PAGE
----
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Game Info:

Oh Sir! The Insult Simulator
Developed by: Vile Monarch
Published by: Gambitious Digital Entertainment
Release date: October 25, 2016
Available on: Windows, Mac, Linux
Number of players: Up to two
Genre: Simulation
ESRB Rating: Not rated
Price: $1.99
(Humble Store Link)

Thank you Vile Monarch for providing us with a review code!

While it’s not to everyone’s liking, many people do enjoy British humor.  One shining example is the classic film, Monty Python and the Holy Grail.   That movie is a cult classic that has been quoted for decades. Not surprisingly, many of the popular phrases from that film made it into this $1.99 game. 

In Oh Sir! The Insult Simulator your goal is to win an argument by piecing together insults from a common pool of words and phrases.  You can only pick one word/phrase at a time and have fifteen seconds to do so.  Besides the common pool of words, you have two unique ones that you can swap out once per round by taking a sip of tea.   When your insult is as good as you can get it you’ll have to press the “!” button to finish.  Once both combatants are done they’ll say their insults and points will be deducted from their health accordingly.  The first to lose all of their health, loses.

 
Highlights:

Strong Points: A silly game that lets you insult your computer, friends and complete strangers
Weak Points: You can get trapped with no valid phrases to select
Moral Warnings: References to sex, farts, inbreeding, and the words b*stard and  arse are used; you can insult "God" who looks and sounds like Morgan Freeman

 

There have been times where both health bars have been depleted in the same round.  In the case of an impasse, the game turns into a sudden death mode where the next insult will settle it.  To get the most points per insult there are several factors to take into consideration.  Each of the six characters has a sensitive subject; be sure to talk about it every chance you get.  For example, some characters may be sensitive to their appearance/sense of style, their age/death, family, or technology. 

Each argument has a silly scenario and environment to go along with it and if you use that in your argument, you’ll be awarded more points.  Last but not least are combos.  If you insult their mother, father, son, or auntie, keep doing it in the next round for a combo bonus.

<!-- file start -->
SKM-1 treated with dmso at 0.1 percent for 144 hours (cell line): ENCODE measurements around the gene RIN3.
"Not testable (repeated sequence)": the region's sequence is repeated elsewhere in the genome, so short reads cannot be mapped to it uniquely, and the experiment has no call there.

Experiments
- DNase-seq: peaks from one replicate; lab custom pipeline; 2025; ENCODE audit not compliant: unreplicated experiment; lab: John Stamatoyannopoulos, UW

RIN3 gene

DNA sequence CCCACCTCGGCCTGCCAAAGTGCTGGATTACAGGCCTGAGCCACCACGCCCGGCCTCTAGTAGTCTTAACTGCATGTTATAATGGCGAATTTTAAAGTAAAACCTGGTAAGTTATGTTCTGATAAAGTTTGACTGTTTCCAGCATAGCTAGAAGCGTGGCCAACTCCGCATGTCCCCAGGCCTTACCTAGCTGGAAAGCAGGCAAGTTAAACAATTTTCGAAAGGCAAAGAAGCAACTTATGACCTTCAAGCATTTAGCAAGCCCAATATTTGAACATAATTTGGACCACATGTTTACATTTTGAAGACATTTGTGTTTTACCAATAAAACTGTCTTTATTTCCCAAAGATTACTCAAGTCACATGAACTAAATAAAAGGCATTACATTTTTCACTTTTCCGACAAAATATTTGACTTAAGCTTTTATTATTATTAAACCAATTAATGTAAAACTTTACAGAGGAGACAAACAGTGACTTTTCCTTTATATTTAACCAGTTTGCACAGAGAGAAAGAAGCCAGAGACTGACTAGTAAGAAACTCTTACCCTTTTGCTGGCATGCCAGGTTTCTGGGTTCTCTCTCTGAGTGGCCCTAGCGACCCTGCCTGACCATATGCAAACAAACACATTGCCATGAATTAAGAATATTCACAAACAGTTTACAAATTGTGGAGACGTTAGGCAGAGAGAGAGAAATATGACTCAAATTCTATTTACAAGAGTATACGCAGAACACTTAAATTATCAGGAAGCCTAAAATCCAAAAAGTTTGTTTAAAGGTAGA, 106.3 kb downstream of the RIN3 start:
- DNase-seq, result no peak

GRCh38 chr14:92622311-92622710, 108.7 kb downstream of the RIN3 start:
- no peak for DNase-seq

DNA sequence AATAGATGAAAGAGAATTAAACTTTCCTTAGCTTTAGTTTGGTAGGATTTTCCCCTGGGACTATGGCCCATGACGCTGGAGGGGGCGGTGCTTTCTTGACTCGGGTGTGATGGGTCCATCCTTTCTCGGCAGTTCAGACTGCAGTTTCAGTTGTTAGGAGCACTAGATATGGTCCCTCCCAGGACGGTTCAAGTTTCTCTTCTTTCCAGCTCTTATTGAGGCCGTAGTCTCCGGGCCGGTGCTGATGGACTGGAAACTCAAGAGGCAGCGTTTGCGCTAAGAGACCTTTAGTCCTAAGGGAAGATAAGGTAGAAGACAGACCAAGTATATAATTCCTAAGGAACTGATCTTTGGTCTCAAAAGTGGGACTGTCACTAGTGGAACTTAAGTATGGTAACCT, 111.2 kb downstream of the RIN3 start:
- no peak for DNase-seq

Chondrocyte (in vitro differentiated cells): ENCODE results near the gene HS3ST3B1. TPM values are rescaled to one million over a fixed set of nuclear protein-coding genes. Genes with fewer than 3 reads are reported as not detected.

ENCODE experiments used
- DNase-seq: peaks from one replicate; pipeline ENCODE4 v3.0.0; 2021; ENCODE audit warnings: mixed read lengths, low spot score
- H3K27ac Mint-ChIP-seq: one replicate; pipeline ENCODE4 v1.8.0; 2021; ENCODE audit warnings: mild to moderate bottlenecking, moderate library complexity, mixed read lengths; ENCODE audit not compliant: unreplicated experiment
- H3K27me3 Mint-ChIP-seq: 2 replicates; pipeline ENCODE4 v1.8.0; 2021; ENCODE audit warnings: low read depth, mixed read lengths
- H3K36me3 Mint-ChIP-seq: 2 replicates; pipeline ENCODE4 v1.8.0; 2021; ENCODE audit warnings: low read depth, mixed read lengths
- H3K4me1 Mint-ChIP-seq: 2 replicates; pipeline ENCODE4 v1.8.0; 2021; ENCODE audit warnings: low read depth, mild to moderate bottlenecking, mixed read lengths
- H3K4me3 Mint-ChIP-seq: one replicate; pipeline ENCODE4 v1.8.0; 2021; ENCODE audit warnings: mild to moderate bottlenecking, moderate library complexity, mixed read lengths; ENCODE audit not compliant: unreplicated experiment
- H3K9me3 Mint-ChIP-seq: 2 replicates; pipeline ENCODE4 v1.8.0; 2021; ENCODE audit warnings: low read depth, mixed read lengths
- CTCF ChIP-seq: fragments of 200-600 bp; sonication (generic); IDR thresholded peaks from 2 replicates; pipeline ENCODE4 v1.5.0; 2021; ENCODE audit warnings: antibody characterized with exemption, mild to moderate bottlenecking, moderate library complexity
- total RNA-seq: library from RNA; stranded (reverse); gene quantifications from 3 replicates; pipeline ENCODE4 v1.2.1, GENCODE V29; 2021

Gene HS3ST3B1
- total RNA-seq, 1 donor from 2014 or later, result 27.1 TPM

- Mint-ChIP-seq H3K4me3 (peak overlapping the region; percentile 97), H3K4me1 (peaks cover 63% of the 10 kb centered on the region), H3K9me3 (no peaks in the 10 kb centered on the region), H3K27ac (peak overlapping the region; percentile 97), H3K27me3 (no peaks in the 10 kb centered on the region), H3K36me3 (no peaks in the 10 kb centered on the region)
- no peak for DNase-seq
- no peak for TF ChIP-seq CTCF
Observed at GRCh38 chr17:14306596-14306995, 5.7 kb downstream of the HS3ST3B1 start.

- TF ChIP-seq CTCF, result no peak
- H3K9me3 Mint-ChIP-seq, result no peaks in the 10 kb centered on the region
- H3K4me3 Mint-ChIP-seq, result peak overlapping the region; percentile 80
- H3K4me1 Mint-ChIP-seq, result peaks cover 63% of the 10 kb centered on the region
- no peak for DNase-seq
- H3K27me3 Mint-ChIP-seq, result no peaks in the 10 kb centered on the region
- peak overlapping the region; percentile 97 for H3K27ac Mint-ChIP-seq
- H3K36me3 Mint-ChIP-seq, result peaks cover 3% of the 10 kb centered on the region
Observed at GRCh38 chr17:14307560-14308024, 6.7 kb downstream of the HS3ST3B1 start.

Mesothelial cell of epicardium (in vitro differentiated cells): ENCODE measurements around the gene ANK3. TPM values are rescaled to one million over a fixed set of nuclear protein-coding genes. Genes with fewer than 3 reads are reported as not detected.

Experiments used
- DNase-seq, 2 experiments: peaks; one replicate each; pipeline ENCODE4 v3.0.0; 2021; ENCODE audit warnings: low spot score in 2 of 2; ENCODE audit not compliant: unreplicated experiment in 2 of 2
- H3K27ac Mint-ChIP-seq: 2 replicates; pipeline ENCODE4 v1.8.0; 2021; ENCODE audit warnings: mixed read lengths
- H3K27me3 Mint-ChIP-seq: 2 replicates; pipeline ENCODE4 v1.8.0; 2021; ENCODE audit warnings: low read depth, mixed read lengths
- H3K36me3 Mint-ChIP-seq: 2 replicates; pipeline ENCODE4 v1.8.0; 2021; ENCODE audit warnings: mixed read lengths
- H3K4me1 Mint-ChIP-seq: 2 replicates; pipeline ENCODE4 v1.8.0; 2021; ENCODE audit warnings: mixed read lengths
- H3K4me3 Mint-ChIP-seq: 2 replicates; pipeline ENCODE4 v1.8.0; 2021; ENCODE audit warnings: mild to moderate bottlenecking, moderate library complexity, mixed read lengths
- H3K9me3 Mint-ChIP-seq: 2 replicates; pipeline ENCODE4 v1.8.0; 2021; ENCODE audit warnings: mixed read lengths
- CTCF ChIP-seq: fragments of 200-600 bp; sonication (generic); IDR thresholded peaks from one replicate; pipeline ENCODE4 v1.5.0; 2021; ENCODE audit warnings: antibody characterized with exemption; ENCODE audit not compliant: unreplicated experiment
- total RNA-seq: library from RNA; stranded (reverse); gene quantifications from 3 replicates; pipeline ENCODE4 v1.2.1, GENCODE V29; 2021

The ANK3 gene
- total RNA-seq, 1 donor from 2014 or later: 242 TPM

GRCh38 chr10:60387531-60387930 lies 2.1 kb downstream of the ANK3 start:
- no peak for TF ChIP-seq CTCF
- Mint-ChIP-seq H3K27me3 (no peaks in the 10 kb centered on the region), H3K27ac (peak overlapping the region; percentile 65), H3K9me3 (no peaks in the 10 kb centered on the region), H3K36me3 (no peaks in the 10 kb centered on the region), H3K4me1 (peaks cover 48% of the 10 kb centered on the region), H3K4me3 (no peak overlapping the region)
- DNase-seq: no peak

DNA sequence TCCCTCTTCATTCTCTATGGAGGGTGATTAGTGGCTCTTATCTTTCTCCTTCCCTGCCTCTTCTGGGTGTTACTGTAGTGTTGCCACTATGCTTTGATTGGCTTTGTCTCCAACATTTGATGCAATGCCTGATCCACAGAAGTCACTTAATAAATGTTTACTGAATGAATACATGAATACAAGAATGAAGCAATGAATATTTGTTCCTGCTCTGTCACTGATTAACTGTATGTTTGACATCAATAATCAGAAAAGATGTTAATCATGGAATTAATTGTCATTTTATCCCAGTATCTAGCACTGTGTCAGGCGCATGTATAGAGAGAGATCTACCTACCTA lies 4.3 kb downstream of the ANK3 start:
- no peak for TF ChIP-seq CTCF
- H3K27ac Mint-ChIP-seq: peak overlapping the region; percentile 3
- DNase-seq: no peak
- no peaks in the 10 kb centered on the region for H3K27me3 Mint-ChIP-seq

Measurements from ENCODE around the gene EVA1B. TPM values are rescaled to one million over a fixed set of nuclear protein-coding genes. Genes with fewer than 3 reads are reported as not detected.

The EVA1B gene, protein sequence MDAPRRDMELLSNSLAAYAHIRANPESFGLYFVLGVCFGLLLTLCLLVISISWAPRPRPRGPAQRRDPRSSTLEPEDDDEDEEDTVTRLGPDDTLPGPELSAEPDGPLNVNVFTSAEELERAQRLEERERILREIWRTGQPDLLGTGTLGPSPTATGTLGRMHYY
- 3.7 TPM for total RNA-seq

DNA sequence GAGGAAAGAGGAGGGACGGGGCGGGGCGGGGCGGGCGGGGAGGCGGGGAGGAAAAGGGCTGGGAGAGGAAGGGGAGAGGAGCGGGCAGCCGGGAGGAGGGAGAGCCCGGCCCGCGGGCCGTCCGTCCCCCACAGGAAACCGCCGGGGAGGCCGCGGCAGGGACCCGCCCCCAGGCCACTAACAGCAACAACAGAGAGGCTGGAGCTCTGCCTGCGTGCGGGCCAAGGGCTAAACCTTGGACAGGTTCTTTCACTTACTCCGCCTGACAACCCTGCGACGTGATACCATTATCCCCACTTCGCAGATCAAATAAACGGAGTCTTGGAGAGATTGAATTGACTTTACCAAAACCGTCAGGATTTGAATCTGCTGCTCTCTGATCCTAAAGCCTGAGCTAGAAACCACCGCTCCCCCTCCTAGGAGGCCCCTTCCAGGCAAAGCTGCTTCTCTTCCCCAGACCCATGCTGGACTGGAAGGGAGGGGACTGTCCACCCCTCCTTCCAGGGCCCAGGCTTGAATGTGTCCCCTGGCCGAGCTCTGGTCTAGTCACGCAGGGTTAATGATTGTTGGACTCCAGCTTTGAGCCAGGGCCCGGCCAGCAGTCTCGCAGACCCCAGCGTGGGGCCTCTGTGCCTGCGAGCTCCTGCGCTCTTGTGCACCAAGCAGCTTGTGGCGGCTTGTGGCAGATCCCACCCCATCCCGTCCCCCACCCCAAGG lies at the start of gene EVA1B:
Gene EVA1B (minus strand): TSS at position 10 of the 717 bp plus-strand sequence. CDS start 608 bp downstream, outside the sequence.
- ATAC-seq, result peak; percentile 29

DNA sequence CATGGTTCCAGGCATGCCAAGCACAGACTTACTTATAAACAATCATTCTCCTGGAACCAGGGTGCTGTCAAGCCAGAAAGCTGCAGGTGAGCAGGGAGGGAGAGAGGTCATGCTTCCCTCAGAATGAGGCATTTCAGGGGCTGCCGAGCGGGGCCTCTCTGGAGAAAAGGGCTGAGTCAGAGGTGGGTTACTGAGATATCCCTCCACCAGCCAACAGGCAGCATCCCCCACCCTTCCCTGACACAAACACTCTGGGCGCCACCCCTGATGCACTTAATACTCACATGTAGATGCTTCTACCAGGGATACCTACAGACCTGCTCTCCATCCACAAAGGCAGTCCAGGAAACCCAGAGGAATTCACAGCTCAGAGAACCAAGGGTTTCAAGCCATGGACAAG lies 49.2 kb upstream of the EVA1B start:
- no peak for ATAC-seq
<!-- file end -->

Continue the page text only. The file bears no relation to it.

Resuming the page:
Oh Sir! The Insult Simulator
Score Breakdown:
Higher is better
(10/10 is perfect)

Game Score - 84%
Gameplay - 18/20
Graphics - 7/10
Sound - 7/10
Stability - 5/5
Controls - 5/5

Morality Score - 72%
Violence - 8/10
Language - 6.5/10
Sexual Content - 5/10
Occult/Supernatural - 10/10
Cultural/Moral/Ethical - 6.5/10

More scenarios and characters are available if you play through the offline tournament mode.  The last challenge lets you insult God (who looks and sounds like Morgan Freeman), and if you win you’ll get to find out the meaning of life.  While it’s fun to throw insults at your computer, the real fun is insulting your friends or complete strangers online or via couch co-op.  Who wouldn’t want to tell someone “Your mother farted on your cousin’s car and I have proof!” I have found plenty of people to hurl insults at online and this game keeps track of the number of times you win, lose, or run away from a battle.  Your performance will be ranked accordingly.

While insulting your computer and people is fun, there are some moral issues to mention.  Many of the insults revolve around alcohol, inbreeding, steaming romps, and insulting people’s intelligence.  You can insult your opponent, their clothes, spouse, children, auntie, and even their math teacher.  Monty Python fans will appreciate the hamster, elderberries, and farting in general direction options.  Of course throwing in communists, Nazis, the pope, and the royal family guarantees some chuckles too.  Unfortunately, some words like arse and b*stard are seen occasionally.

At the time of this review, finding players to spar against online didn’t take very long.  Hopefully the attractive price and silly concept keep players interested for a while yet.  If nobody is available online, you can still play couch co-op or spar against the computer.  My kids enjoyed watching me play this game and got some good laughs out of it.  If it wasn’t for the language and sexual references I’d highly recommend it.

 

About the Author

Cheryl Gress

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Christ Centered Gamer looks at video games from two view points. We analyze games on a secular level which will break down a game based on its graphics, sound, stability and overall gaming experience. If you’re concerned about the family friendliness of a game, we have a separate moral score which looks at violence, language, sexual content, occult references and other ethical issues.

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